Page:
EUROPE – The NOK3.7trn (€506bn) Norwegian Government Pension Fund Global (Norges) has agreed to acquire 50% of a pan-European ProLogis portfolio for €1.2bn in a deal that will also make it the firm's largest private capital investor.
The 11-market, 195-asset portfolio comprises 75% of assets from the PEPR fund, which Prologis took private earlier this year, with the remainder coming from the firm's balance sheet.
The portfolio's greatest exposure is to the French market, although the portfolio also includes assets in Spain and Italy.
Under the terms of the €2.4bn joint venture agreement, Norges will also receive warrants to acquire 6m shares in the parent company.
Although he said the equity investment was "not standard practice", Guy Jaquier, chief executive of private capital at Prologis, told IP Real Estate he welcomed the move.
"We like our private capital partners to have an interest in the firm," he said.
Jaquier said the venture's extendable 15-year life was "consistent" with Norges's track record in core European markets.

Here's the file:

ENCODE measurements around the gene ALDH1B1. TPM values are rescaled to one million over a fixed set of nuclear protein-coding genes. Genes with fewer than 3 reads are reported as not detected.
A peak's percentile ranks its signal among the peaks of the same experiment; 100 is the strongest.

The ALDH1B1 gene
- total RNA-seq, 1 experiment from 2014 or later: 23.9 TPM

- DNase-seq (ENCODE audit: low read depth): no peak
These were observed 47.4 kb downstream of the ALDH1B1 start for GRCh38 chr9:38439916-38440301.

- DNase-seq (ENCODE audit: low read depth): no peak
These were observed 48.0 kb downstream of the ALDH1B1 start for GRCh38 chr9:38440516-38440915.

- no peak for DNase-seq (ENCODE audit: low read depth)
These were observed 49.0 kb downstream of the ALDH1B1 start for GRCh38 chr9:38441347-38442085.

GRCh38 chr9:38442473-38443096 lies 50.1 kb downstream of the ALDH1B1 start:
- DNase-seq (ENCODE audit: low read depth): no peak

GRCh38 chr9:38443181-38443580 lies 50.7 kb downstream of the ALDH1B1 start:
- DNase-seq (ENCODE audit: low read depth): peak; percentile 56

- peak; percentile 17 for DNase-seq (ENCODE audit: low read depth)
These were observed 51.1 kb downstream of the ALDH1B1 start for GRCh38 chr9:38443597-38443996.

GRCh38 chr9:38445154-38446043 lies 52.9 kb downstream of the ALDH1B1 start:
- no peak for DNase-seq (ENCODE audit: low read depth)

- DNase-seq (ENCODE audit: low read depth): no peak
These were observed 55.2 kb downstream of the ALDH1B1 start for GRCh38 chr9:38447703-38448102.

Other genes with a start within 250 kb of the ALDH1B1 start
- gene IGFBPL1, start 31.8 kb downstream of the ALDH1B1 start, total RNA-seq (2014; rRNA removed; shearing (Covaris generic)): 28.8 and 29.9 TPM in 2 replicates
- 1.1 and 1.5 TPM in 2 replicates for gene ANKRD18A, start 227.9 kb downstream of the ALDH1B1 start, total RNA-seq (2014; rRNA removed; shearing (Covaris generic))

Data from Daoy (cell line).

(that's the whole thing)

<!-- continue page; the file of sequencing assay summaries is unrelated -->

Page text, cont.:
"Norges's long-term strategy works well for us," he said. "As an infinite-life REIT, we have no immediate need to recycle assets."
Although there is no target for the addition of new assets to the portfolio, Jaquier said the partners would go after large portfolios to reduce the potential for overlap with medium-sized portfolio acquisitions for its other funds.
Asked whether that could include corporate acquisitions that would give them access to the portfolios, he said: "No comment."
The venture's low leverage – at below 15% of the portfolio's gross value – was one of the Norwegian fund's requirements.
Jaquier said Prologis was "indifferent" to the issue.
"We have other all-equity ventures, but we have some with 50% of leverage," he said.
Although the specifics of the deal were negotiated in recent months, it follows years of discussions between the partners.
Asked if further agreements with Norges were possible, Jaquier said there were no specific plans.
"But we like them, and I think they like us," he said.
He said the deal proved there was liquidity in the European logistics market despite a lack of recent deals.
"Here you have a sophisticated institutional investor putting money into the mother of all transactions," he said.